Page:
The Training Log-- Steve Prefontaine
Steve Prefontaine idolized Ron Clarke— king of the front runners, the sacrificial lambs. He so idolized Clark that he copied his racing methods, simultaneously succumbing to the same tragic fate and singlehandedly transforming track into an exciting spectator sport.
Pre revolutionized running not with his training, which was remarkable, but with his attitude, which was relentless. He ran every race like a prizefight, ran every workout like a race, partied as hard as we worked out, and mouthed off a much as he partied. “Envision a satyr,” explained Frank Shorter.
Each morning, Pre rose at six am— no matter how hungover, sleep deprived or full of pizza— and stumbled out the door at ten miles an hour or quicker for five to ten miles. In the afternoons he’d run again, either another five to ten at ten miles an hour or an interval session, which he did three times a week. He raced workouts, refusing to let others finish first. On the rare occasion they did, he’d sulk for days before the next workout, returning with a vengeance to assert his dominance.
On Tuesdays he’d run four to six hundred meter repeats. On Thursdays he ran two to three hundred meter repeats, often with a tempo. On Saturdays he ran longer intervals— up to a mile and a half— or he raced. He charged to the front of every race, loudly shouting his strategy for all to hear, calling his shorts in the manner of Muhammed Ali and Babe Ruth. “No one will ever win a five thousand meter race by running an easy first two miles. Not against me,” he’d proclaim to the press. Like Clarke, he considered it his moral obligation, both to everyone running the race and everyone watching the race. “A race,” he famously stated, “is a work of art that people can look at and be affected by in as many ways as they are capable of understanding.”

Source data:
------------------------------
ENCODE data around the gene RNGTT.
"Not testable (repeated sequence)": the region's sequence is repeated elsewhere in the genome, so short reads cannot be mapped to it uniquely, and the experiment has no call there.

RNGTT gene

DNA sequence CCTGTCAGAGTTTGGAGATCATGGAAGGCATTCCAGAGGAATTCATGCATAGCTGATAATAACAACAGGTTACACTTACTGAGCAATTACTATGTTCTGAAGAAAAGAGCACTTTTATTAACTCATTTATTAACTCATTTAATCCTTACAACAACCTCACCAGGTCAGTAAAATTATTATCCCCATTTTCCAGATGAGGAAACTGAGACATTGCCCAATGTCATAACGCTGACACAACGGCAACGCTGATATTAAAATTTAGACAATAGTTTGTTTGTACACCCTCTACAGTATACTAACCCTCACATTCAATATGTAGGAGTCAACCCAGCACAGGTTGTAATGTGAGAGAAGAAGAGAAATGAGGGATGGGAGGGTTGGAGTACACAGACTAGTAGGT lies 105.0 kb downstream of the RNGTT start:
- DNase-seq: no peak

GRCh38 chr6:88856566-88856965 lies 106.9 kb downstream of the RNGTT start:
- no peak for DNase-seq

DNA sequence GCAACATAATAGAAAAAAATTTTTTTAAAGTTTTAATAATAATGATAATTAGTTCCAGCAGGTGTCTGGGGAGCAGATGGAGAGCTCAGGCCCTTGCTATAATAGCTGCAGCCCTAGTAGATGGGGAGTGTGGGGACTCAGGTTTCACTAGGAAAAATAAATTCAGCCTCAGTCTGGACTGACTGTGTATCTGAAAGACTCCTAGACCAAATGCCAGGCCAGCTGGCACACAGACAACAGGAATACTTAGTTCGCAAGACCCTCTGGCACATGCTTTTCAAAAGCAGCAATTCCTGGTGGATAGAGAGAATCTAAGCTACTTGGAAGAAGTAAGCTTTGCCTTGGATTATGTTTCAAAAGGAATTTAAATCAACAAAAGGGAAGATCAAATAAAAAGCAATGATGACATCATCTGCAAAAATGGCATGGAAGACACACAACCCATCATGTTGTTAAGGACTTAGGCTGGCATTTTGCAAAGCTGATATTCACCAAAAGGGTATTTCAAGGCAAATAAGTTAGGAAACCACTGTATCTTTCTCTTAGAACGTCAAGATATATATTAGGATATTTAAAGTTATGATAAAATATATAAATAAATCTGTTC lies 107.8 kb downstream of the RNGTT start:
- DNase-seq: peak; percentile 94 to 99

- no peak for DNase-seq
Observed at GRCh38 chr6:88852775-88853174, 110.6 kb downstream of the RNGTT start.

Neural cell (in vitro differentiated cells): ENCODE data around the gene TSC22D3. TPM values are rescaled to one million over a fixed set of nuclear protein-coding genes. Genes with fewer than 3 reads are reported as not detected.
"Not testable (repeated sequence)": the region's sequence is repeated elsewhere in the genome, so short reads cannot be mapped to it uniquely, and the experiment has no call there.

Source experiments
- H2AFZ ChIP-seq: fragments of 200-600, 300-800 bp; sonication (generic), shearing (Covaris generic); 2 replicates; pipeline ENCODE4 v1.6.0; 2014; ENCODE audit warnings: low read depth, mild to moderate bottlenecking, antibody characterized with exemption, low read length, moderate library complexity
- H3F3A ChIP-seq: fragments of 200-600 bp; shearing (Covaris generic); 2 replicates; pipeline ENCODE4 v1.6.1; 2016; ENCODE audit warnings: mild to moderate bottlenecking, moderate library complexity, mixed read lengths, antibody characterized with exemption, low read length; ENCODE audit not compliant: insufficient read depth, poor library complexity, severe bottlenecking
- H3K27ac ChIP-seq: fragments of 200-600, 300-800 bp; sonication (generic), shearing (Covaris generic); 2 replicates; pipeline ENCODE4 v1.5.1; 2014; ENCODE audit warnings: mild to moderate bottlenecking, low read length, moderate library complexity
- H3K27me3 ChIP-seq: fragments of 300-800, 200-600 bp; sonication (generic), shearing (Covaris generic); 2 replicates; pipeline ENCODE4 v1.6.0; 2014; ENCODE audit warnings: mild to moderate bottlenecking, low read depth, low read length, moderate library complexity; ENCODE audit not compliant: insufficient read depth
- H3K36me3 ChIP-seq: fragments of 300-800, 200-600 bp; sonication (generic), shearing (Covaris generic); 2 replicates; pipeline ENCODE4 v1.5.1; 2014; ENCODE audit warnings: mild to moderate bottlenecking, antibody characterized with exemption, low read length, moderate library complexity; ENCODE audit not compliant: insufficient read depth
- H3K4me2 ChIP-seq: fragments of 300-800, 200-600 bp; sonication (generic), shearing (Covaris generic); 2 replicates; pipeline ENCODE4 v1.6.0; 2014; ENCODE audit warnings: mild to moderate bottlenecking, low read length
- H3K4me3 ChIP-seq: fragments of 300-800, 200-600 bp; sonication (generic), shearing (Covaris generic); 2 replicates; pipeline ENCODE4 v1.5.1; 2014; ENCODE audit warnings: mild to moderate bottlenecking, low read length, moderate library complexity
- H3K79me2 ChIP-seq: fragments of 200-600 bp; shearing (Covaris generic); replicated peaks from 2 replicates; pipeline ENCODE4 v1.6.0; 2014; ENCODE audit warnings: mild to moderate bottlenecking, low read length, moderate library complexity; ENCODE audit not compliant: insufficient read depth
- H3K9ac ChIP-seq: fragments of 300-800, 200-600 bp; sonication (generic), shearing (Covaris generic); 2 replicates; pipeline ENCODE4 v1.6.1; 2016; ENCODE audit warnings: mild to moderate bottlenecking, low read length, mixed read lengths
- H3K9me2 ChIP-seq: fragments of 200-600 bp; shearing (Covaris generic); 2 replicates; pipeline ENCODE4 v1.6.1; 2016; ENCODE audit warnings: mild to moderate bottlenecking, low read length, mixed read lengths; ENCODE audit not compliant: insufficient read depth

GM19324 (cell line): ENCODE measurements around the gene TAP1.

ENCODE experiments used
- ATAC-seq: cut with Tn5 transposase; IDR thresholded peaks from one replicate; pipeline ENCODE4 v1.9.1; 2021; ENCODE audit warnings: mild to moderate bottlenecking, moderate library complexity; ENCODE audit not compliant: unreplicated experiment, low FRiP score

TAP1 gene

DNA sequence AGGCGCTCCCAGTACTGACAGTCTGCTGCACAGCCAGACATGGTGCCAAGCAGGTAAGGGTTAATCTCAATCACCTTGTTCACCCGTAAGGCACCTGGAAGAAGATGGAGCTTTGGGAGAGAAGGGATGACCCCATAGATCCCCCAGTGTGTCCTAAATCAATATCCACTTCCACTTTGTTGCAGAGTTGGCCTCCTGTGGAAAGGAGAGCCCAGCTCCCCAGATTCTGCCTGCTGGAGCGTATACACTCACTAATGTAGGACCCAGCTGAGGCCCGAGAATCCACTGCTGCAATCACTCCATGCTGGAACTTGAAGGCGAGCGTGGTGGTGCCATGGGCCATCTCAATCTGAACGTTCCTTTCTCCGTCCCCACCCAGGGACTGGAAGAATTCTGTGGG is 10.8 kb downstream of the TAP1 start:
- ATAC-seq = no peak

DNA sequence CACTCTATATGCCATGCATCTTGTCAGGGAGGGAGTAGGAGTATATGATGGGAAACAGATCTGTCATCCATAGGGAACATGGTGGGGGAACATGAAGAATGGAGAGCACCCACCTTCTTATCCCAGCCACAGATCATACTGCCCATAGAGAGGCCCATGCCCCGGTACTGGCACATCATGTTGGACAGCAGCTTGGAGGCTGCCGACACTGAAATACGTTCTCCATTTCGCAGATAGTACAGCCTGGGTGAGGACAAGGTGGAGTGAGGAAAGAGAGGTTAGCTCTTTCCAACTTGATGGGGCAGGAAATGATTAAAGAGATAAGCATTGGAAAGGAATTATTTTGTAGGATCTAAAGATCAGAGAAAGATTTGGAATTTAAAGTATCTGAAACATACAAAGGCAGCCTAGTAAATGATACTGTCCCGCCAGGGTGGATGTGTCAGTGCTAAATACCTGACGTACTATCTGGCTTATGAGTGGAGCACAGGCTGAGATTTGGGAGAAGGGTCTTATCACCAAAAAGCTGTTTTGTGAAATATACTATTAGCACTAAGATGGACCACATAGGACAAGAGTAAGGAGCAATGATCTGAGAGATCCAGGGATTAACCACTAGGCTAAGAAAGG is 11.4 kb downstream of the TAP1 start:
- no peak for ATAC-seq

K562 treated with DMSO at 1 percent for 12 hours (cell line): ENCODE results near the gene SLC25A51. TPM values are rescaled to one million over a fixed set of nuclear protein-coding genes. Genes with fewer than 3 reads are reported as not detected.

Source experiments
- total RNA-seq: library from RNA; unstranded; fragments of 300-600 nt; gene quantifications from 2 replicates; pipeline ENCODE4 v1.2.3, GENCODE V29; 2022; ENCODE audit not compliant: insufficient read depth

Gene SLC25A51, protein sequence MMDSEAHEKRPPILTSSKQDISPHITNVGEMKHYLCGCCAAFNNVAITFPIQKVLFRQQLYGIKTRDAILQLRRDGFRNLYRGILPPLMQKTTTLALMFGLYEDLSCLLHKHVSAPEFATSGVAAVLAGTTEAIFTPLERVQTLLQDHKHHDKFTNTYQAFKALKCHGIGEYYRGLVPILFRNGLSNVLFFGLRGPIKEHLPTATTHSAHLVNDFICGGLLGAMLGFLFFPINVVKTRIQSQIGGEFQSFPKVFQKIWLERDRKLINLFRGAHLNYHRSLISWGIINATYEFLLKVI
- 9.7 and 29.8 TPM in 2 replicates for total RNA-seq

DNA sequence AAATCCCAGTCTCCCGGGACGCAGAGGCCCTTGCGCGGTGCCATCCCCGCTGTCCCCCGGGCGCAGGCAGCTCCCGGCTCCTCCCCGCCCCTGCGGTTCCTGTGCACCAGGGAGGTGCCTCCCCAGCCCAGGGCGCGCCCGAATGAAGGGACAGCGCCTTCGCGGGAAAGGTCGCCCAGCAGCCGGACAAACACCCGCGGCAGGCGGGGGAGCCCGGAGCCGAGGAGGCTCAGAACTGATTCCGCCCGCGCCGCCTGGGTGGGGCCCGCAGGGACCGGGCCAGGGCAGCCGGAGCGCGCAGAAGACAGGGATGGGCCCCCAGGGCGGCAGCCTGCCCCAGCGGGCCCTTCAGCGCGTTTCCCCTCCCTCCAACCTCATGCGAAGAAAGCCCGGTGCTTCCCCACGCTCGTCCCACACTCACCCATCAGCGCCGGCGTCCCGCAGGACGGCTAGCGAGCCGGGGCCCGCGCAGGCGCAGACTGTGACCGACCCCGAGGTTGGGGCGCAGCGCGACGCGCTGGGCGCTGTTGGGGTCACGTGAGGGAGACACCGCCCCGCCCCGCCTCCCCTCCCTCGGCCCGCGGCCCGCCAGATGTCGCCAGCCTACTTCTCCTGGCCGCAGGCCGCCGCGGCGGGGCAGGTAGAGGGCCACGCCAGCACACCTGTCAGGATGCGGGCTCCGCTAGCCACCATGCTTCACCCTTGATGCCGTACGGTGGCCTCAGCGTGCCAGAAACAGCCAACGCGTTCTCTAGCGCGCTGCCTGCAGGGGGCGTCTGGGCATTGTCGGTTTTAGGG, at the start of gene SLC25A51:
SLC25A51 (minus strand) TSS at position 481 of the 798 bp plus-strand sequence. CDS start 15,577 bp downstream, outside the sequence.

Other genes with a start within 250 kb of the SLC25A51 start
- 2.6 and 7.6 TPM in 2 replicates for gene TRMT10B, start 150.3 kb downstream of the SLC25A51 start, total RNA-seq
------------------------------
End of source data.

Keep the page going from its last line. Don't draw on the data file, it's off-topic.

His art, front-running for all to see, laying bare his suffering, pierced the hearts of track fans everywhere; they loved him. His home crowd screamed so hard for him that he went utterly undefeated on his home track in anything over a mile. In the most famously selfish of sports, where athletes chase personal bests and individual accolades, Pre ran selflessly, to bring joy to others.
At the end of his career, cut short by his death, he held every American record from two to ten kilometers. His tactics, like his hero’s, had cost him an Olympic medal but earned him an eternal spot in the pantheon of legendary runners. While some revolutionized running through their training— introducing intervals, or fartleks, or long runs— and some revolutionize through their racing— winning more gold medals, or setting more world records— Pre irrevocably altered the sport through the sheer force of his personality, his words echoing in the ears of runners forevermore.